Tuesday, September 18, 2007

The Reflection in the Pond

By Wray Herbert

One of the most fascinating areas of human psychology is that gray zone where normality bumps up against pathology. We all know melancholy, even if we’re not all clinically depressed. We’re all bothered by fears, but few of us suffer through diagnosable paranoia.

And so it is with narcissism. At its pathological extreme, narcissism is a debilitating personality disorder, characterized by grandiose ego and total lack of personal intimacy. Closer to home, we have all dated a narcissist. Maybe even recently.

If you’re still harboring resentments against the narcissist in your life, then you would probably also embrace the prevailing theory about narcissists: that is, that underneath all that bravado and insensitivity narcissists loath themselves for their own inadequacies. Believing this offers a quiet, harmless kind of revenge.

Well, sorry. As satisfying as that theory is (and believe me, I’m right there with you), apparently it’s not entirely valid. When psychologists test narcissists, to tap into their hidden thoughts about themselves, those thoughts don’t come up uniformly negative. Indeed, they appear to have a mix of unconscious feelings, some negative but some as inflated as the face they show the world.

Does that mean we have to abandon our sense of superiority over the narcissists in our lives? Maybe not. Psychologist W. Keith Campbell of the University of Georgia suspected that narcissists might indeed be insecure—but only in certain ways. That is, they might love themselves when it comes to traits like intelligence and status and dominance—power traits. But that doesn’t mean they don’t harbor doubts deep down inside for failing to be moral, kind and compassionate human beings.

Campbell and his colleagues decided to test this idea. They had a group of confirmed narcissists take a word test that tapped into their automatic, uncensored views of themselves. But they modified the standard test so that sometimes it used mostly words that resonated a sense of cooperation, belonging and generosity on the one hand, or suffering and evil on the other—community values, in other words, but both positive and negative values. At other times they modified the test so that it emphasized values like assertiveness and energy on the one hand, or quiet and inhibition on the other.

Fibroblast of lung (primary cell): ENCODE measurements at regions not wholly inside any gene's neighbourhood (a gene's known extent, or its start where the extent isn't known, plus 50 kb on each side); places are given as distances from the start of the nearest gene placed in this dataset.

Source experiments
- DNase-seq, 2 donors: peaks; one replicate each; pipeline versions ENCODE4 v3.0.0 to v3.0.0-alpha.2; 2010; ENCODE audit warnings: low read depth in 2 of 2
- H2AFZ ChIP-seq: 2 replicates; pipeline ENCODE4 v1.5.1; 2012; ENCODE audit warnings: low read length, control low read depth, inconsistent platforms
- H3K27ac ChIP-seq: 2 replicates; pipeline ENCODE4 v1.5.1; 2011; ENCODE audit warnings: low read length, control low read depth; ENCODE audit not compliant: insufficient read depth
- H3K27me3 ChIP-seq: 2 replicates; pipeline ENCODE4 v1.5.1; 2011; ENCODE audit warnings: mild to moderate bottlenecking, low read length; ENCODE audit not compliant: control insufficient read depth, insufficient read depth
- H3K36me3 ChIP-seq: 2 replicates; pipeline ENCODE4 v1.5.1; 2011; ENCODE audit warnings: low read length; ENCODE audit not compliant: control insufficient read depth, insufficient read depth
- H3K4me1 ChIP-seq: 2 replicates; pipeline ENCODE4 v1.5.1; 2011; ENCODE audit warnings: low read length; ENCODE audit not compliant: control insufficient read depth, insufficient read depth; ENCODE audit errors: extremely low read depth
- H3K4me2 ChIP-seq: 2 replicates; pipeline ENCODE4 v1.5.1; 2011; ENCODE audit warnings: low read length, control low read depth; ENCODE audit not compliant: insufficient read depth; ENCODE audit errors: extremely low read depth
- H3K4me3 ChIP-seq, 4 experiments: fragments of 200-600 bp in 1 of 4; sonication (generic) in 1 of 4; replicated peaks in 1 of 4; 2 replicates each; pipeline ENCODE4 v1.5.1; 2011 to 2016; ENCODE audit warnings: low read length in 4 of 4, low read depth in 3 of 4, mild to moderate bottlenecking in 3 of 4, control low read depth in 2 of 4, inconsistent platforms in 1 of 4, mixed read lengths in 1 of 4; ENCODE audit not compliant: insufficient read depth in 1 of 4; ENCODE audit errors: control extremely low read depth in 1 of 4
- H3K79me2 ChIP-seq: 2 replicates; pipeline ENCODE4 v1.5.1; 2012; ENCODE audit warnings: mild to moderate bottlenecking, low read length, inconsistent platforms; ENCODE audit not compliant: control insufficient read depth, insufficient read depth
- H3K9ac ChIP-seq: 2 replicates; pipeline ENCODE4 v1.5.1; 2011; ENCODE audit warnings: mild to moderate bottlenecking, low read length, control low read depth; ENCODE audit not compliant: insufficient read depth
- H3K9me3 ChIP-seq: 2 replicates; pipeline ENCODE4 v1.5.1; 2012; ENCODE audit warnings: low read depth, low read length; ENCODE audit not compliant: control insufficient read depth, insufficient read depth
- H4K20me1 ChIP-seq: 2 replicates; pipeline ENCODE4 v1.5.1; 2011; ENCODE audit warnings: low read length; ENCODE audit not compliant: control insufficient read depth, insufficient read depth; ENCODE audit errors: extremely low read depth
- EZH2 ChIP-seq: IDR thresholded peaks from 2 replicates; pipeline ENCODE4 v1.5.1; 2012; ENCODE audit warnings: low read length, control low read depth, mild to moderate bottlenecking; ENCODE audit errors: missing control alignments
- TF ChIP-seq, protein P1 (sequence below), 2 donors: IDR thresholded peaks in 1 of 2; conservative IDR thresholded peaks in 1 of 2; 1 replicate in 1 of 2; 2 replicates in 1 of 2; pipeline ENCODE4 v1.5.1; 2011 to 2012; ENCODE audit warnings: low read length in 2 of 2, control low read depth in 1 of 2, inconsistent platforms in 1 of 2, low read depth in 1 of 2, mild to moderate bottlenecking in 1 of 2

The results were clear. As reported in the March issue of Psychological Science, the narcissists’ grandiosity—the obnoxious, self-absorbed person they project to the world—was mirrored in their unconscious self-assessments, but only when it came to things like achievement and dominance. Both internally and externally, they were puffed up, full of themselves—masters of their universe in their minds. But when it came to community values like helping and affection, there was no meaningful link, one way or the other. They didn’t hate themselves for failing to connect; it’s more like the vocabulary of connectedness didn’t exist for them.

So narcissists may not be secretly full of self-loathing. But their sense of self is cock-eyed and out of balance. Psychologists of course appropriated the concept of narcissism from the Greek myths. Narcissus was a young man of such commanding beauty that every mortal fell immediately and passionately in love with him, but the youth had no heart. He had no love to return because he loved himself so much, so much that he talked incessantly about his high-powered job and his stock portfolio and . . . no, wait, that wasn’t a myth.

Essays by Wray Herbert can be found at: